Not being well-known for applying myself as a student, my high-school career was significantly sub-par. While the expectation (both from myself and from others) was that I’d follow in my father’s footsteps and study medicine, I instead embarked on an ill-fated electrical apprenticeship. I don’t regret my path in life, but every now and then I have a few twinges of regret.

My lack of tertiary education has always been one of the many chips I have on my shoulder. In my late twenties, finally buckling under the pressure of that weight, I embarked on a few different journeys to rid myself of that load. One of those journeys involved a few years studying part time, initially at Christchurch Polytechnic (as it was known a few iterations in name ago) and the University of Canterbury.

I studied business, management and commercial law at polytech and my law lecturer was a former solicitor who delighted in playing the role of dodgy corporate lawyer. I suspect Mike actually had a bit of heart deep down but he kept it sufficiently well covered that we, his impressionable students, never saw it. He was the closest we came to a real life view of Suits, Meghan Markle notwithstanding.

Anyway, Mike was fond of articulating little bons mots that we lapped up like, ironically, lap dogs. One of these was a frequent quote of his, one which I have adopted for my own use and still drag out frequently some 20 years later. As Mike said, when we embark on an activity, we should “plan the attack, then attack the plan.” Mike’s quote was related to answering a legal question in an exam, but increasingly I see the wisdom of what he advised in other parts of life.

I was reflecting on Mike’s self-declared Whakataukī recently when sitting in a board meeting. The organisation in question is one which does good and important work, but finds itself buffeted by the winds and waves of change. Thus the organisation in question has embarked on a journey of transformation – seeking a better understanding of its what, why and how such that it can reinvent itself for a different future.

Anyway, at this meeting in question we had a couple of our project management professionals in attendance. These two individuals, Ms. F and Ms. S are tasked with keeping both the executive team and the board in check. They are, to reflect back on Mike’s adage, responsible for both planning the attack, and ensuring that we attack the plan appropriately.

To my own shame, I’d never really appreciated the value of project management. Outside of my vocational activities I tend to work in one of two ways: either individually, as when running an ultramarathon or building a piece of furniture, or in a command-and-control mode as when leading firefighting operations. Even in my governance roles, while collaboration across the board is certainly the right approach, the fact is that the board determines the path forward and hence has a level of control that doesn’t really exist in more collaborative situations. Project management struck me as slightly obsessive-compulsive and more of a barrier to progress than a key to unlocking it.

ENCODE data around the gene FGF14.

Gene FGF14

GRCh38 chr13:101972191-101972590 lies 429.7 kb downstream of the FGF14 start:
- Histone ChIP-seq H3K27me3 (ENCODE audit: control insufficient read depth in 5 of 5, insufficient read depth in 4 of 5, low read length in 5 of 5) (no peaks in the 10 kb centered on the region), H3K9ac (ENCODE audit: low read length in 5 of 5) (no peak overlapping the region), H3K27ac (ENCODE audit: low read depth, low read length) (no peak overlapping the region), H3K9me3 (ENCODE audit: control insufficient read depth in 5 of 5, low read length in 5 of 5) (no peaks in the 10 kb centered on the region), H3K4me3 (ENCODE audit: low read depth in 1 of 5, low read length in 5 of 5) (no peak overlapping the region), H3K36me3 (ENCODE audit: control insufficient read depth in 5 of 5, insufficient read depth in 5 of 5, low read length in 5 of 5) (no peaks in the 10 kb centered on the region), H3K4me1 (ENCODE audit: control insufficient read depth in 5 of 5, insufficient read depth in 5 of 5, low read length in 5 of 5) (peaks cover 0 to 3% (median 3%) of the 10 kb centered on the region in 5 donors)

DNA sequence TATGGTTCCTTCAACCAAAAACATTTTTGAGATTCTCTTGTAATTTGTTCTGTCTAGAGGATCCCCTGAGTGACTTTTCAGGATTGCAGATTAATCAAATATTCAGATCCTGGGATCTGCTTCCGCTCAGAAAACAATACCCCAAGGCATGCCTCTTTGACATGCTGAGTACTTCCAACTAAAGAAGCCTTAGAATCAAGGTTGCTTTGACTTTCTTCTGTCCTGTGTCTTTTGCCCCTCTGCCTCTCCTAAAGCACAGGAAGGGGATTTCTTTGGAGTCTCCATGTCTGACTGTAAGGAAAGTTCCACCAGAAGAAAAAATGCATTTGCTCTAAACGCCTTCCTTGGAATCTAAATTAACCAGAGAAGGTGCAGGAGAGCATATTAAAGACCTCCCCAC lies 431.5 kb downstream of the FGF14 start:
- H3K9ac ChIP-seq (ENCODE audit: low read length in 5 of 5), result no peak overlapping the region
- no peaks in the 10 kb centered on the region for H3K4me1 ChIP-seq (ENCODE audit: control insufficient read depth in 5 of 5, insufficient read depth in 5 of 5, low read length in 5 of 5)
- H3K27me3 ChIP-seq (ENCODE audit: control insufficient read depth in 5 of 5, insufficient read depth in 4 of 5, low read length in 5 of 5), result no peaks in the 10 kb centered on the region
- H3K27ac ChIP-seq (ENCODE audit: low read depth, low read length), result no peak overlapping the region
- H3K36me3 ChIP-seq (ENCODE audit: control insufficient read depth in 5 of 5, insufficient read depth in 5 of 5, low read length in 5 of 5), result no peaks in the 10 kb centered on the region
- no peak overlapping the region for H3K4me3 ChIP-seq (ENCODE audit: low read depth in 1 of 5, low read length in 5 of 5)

I’m happy to say that my experience with this organisation, and these two project management professionals has put me on a better path. I’ve been involved in innumerable meetings where much was discussed of which roughly zero percent was actually remembered, let alone executed upon. The role of project management is to take all those random conversation, find the actual points of decision and plan a path way between the current state and the desired ne.

The “attack” analogy is apt – in the field of war, generals know exactly what the desired outcome – “Take THAT Hill!” for example. They then develop strategies which allow for the result to be realised. It’s then a simple matter of actually performing those strategies and achieving the outcome. Fundamentally it makes life so much easier since everyone has a metaphorical map to follow.

I’m now appreciative of what project management does and quietly in awe of people that can herd cats as effectively as good project management pros can. The fact that they often bring biscuits to their meetings didn’t make a difference to my view. Honest.

It’s something that is worth reflecting upon for anyone involved in a change project. Unless you have a good map for the direction you’re heading, and the steps needed to get there, your chances of getting lost are high.

I’d not suggest for a moment that we should take guidance from lawyers, but in this case Mike was right. Plan the attack, attack the plan.

Ben Kepes

Ben Kepes is a technology evangelist, an investor, a commentator and a business adviser. Ben covers the convergence of technology, mobile, ubiquity and agility, all enabled by the Cloud. His areas of interest extend to enterprise software, software integration, financial/accounting software, platforms and infrastructure as well as articulating technology simply for everyday users.

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